Norton: Vulnerable and transparent, and the courage to be both |

Norton: Vulnerable and transparent, and the courage to be both

The team-building event was held at Top Golf. The vice president of sales was reluctant to have the meeting there as he had never played golf and didn’t want to embarrass himself. His team convinced him that he could just join them and not have to worry about playing or swinging a club.

As the night went on, the team did everything they could to get their boss to step up and give it a try. There were others on the team that were in the same spot, having played very little or never. Men and women took their turns embarrassing themselves with awkward attempts to hit that little white ball. In the end, the vice president of sales chose to keep his dignity intact and did not take his turn amongst the team.

Having spoken with some of the salespeople and the VP of sales privately, I heard mixed opinions about the decision not to join the group. Some thought it showed poor leadership in not being vulnerable enough to laugh at yourself and have a little fun with your team as there were more hacks trying to hit the ball than there were any good golfers.

When I asked the VP of sales why he chose not to try, he was completely transparent with me, sharing that he just didn’t want to embarrass himself. He felt he was being open and vulnerable to his team as well as sharing with them the very reason he chose to stay in the background. It was a bit of a shame because sometimes it’s OK to show humility among our teams and peers.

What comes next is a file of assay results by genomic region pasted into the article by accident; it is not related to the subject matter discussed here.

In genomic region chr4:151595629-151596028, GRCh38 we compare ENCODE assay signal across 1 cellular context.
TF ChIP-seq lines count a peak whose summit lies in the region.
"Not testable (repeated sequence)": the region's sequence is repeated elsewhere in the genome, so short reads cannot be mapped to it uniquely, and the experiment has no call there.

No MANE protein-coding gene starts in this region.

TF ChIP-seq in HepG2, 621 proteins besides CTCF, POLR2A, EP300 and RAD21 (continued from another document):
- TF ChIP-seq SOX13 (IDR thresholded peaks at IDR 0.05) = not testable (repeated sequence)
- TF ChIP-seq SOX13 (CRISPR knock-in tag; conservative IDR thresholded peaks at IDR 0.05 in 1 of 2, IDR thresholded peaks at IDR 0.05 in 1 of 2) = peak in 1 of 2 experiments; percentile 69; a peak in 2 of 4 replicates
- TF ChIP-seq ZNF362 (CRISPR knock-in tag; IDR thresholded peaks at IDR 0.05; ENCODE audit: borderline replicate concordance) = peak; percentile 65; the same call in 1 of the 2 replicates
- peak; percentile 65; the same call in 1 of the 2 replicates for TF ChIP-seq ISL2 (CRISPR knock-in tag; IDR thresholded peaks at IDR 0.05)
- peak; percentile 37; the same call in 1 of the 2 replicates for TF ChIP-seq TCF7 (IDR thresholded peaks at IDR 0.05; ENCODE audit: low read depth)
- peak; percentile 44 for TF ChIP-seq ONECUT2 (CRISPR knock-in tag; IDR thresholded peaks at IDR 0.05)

Two of the words that we hear often when it comes to expectations of leadership, and really people in any role, are vulnerability and transparency. We no longer must have all the answers or pretend that we do. We no longer have to be perfect or pretend that we are. Maybe the world we live in places that kind of pressure on some of us, and the stress of that pressure can drive us further away from finding the ability to be vulnerable and transparent.

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Last week I wrote about courage and discretion, and when we should exercise both. What I am sharing here is a different kind of courage, the courage to be open to failure, being brave enough to take a swing at a golf ball with our team when we have never played the game before, and being daring enough to admit we don’t have the answers right now but will work hard to find them.

Some of the most courageous people I have met have also been the most transparent and vulnerable. Being grounded in honesty and integrity provides them with the strength they need to be vulnerable and transparent. Looking at failure and saying, “So what,” positions them to achieve greater things in life as they move past those mistakes, learning from each one.

One of the synonyms for courage is audacity. Sometimes when we hear the word audacity we think of a negative connotation. Thinking things like, “The audacity of that person.” I like to think of audacity in the positive sense, having the audacity to be courageous in the face of possible embarrassment, to have audacious bravery to own our decisions and our mistakes. To be audacious in the way that we can laugh with others while we laugh at ourselves.

This week you may be asked to do something uncomfortable, something completely outside of your swing zone or comfort zone. And if you are, I hope you will make the decision to audaciously pursue the opportunity. We all learn in different ways, and one way that I know we learn the best is by getting knocked off balance. So take the chance, say, “So what,” and watch how your vulnerability and transparency endear others to you. As always, I would love to hear your story at and when we can show courage in ourselves during moments of vulnerability, it really will be a better-than-good life.   

Michael Norton is an author, a personal and professional coach, consultant, trainer, encourager, and motivator of individuals and businesses, working with organizations and associations across multiple industries.

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